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Season 2 - Episode 3

Upward Facing Dog

20 min - Tutorial


Brenda refines the subtle actions in Urdvha Mukha Svanasana (Upward Facing Dog). We find and develop length and strength in cobra and sphinx to awaken the spine, shoulders, and back body before moving deeper into the pose with props.
What You'll Need: Mat, Block (2)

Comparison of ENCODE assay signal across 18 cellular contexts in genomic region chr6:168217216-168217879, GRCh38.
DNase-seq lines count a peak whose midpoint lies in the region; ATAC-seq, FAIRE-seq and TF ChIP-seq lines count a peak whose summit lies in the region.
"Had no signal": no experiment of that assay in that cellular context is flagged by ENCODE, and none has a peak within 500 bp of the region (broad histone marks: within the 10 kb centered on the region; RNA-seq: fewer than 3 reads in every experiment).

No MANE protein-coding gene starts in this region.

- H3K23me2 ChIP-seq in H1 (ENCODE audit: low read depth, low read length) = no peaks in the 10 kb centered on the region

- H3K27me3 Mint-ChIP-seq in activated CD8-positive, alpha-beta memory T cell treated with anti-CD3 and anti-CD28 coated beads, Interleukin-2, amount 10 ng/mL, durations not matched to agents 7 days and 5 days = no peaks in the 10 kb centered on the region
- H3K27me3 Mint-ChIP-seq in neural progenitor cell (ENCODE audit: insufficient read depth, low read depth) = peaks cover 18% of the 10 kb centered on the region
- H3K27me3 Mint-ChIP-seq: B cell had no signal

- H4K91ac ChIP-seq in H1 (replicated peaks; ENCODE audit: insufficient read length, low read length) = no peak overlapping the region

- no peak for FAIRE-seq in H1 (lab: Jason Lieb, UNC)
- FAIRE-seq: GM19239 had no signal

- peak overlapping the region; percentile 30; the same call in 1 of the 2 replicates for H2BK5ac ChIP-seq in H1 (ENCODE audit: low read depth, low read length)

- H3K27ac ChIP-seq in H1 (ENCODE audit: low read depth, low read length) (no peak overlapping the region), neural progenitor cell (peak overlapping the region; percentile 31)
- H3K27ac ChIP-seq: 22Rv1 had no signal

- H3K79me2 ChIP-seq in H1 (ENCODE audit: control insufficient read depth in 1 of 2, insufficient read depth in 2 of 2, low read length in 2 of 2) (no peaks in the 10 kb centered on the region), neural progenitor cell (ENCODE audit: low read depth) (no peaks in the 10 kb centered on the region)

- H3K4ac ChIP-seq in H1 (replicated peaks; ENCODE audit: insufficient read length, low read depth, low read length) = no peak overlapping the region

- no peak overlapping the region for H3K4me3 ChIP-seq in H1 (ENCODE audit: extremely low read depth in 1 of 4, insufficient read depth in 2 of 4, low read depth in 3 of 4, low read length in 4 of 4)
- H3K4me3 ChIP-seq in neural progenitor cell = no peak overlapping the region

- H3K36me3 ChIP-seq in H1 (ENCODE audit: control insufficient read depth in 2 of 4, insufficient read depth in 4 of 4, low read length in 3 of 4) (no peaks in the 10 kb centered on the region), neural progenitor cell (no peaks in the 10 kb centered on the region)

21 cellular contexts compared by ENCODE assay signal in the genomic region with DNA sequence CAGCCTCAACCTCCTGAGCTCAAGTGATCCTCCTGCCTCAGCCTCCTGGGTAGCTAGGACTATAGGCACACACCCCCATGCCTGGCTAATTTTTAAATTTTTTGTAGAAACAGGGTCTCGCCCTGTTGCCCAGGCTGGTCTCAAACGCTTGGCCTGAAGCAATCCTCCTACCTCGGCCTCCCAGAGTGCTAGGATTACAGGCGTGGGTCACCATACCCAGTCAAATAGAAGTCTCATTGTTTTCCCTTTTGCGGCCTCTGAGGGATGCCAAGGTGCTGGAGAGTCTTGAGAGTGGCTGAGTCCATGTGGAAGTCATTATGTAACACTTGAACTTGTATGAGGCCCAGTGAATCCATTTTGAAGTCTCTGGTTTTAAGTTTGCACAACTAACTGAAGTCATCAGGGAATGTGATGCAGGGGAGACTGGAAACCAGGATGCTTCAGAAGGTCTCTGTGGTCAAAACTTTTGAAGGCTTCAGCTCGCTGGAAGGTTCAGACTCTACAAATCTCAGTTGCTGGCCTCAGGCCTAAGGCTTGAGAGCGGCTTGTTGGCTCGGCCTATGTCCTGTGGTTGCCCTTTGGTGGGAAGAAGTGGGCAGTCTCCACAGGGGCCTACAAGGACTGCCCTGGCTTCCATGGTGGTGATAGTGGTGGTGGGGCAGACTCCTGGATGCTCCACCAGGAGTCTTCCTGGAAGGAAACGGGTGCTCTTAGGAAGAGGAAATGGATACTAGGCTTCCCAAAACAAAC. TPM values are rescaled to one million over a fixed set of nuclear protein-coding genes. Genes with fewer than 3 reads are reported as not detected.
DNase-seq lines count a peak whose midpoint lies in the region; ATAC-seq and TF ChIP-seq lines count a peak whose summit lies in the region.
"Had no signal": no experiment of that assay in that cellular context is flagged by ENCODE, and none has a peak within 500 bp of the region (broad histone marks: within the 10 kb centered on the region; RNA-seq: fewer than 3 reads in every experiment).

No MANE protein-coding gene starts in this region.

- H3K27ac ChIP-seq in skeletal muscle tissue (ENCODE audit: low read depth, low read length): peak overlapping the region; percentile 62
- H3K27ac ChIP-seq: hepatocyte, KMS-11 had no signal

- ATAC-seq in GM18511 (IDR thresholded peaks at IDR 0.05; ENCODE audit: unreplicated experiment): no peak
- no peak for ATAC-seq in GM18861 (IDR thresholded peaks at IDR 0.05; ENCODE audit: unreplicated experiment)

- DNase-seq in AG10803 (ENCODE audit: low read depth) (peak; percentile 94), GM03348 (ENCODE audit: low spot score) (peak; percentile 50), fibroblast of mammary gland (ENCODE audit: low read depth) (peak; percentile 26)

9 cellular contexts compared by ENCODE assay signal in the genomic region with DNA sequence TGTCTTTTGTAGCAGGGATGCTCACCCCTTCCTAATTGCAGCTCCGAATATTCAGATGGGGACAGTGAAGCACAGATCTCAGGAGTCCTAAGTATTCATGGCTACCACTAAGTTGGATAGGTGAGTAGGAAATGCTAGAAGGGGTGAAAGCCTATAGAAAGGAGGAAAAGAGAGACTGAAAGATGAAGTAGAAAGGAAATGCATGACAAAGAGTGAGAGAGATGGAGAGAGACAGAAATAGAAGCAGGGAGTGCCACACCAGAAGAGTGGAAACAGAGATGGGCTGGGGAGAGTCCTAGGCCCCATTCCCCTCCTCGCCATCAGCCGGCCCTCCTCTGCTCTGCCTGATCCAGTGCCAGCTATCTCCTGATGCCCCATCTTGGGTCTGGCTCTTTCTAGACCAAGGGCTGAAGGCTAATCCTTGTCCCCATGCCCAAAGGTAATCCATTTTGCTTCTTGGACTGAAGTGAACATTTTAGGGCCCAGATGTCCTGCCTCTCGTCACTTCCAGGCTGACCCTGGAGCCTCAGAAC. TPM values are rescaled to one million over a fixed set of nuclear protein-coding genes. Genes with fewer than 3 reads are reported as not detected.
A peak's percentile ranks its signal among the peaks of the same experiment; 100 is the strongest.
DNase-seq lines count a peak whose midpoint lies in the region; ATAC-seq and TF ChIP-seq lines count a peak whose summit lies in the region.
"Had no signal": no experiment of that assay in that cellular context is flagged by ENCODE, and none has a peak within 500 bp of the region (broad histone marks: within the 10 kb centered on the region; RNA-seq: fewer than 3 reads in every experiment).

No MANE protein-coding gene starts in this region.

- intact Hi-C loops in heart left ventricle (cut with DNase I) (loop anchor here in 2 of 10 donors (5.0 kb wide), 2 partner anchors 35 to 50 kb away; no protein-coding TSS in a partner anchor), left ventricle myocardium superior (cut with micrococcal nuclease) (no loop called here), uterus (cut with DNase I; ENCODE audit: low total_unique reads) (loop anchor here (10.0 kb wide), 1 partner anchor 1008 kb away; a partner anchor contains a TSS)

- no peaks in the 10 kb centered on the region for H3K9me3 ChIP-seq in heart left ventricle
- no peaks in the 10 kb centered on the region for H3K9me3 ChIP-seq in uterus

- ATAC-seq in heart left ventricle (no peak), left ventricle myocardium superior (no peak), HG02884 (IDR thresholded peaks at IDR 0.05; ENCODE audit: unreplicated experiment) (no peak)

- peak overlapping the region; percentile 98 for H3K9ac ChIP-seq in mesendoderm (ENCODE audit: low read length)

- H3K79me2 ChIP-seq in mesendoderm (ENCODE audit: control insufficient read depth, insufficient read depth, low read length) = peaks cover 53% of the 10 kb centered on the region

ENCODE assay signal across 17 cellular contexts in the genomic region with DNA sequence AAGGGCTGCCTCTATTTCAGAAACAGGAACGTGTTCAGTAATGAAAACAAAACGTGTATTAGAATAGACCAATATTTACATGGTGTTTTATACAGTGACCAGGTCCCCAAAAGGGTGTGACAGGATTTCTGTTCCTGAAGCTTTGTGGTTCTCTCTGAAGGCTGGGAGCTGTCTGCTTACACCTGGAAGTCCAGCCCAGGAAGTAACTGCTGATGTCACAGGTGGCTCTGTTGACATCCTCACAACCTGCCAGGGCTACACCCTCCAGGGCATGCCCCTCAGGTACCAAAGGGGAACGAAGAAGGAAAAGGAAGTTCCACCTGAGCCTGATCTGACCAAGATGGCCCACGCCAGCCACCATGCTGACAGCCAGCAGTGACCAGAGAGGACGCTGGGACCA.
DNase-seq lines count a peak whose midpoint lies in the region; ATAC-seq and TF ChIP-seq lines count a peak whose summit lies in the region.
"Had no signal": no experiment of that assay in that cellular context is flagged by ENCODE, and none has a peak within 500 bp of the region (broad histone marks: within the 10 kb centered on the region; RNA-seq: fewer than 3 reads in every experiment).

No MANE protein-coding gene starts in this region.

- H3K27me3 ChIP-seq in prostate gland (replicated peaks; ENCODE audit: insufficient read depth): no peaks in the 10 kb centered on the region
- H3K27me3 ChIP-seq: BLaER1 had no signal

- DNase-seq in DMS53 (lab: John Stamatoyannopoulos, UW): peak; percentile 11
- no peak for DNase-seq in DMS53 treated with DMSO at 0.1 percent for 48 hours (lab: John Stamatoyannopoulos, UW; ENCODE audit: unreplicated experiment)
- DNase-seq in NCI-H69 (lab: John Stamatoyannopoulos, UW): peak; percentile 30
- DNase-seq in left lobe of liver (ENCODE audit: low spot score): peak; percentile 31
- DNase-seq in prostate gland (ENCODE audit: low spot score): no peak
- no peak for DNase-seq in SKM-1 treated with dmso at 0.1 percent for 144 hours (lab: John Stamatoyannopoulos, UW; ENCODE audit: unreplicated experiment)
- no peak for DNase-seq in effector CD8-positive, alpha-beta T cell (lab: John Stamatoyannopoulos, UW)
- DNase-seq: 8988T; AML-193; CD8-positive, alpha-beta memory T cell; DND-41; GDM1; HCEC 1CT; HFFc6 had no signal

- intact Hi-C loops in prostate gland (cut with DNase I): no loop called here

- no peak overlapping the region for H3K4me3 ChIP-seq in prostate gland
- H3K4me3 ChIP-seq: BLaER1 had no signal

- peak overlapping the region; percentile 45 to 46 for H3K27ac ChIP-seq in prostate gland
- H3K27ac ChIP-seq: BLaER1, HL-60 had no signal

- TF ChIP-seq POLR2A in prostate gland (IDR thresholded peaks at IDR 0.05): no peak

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Welcome back. For this session we're going to dive into Urdhva Mukha Spanaasana. Urdhva, upward. Mukha, facing or direction. Spahn, dog. Asana, posture, pose. Urdhva Mukha Spanaasana, upward facing dog pose. So this pose is one that we do over and over and over again in many flow classes in traditional ashtanga classes, but it can also be a pose that can be held and sustained for a long time. So we have the tendency to overdo it, so why not drop in, back it up and refine it. So for this practice you'll need two blocks and a mat. So some of the benefits to this pose is not only is it strengthening to our upper body, shoulders, chest, and back, and starting to lengthen and strengthen through the legs, is that we start to improve our posture. It starts to lift our chest, we can stand up a little bit taller, and it can be lightly stimulating. In terms of contraindications that why this might not be right for you today, wrist mischief, shoulder mischief, and low back pain feeling of too much congestion in the low back, right? There are things that you can do and offer if this is not for you today. So we're gonna go ahead and start on our backs. You're gonna take a block medium height just behind the shoulder blades, and then the other block start with it up high, and then come on down. So block right at the shoulder blades, and then take this one at its highest height and check in. So first palms up, right? If this feels like your head's a little too high, you can also come to medium height. But I don't want to go any lower just to start, but I want you to find a place that you can completely melt. So already you're feeling your chest opening, heart shining up, and then we're gonna take the palms up. So from here what naturally happens is we start to externally rotate the upper arms. The inner upper arms come forward, outer arms back, the heads of the shoulders slide in, and then the shoulders slide back. As we do this, the shoulder blades slide a little bit in towards each other and support the heart as it moves forward. So just taking a few breaths here without doing anything. You can just even let your feet kind of just go. You can let your eyes close down. Right, so as we move into upward facing dog, there's a lot of work through the shoulder girdle. Shoulders, shoulder blades, chest. We tend to open a lot easier from our lower spine, but this pose is gonna ask us to tap into our upper spine, to the thoracic spine. Let's see if you can just keep letting go a little more on each exhale. And your inhale, just feel that buoyant lift through the chest. When we're actually in the full pose, we can use our breath to accentuate these actions.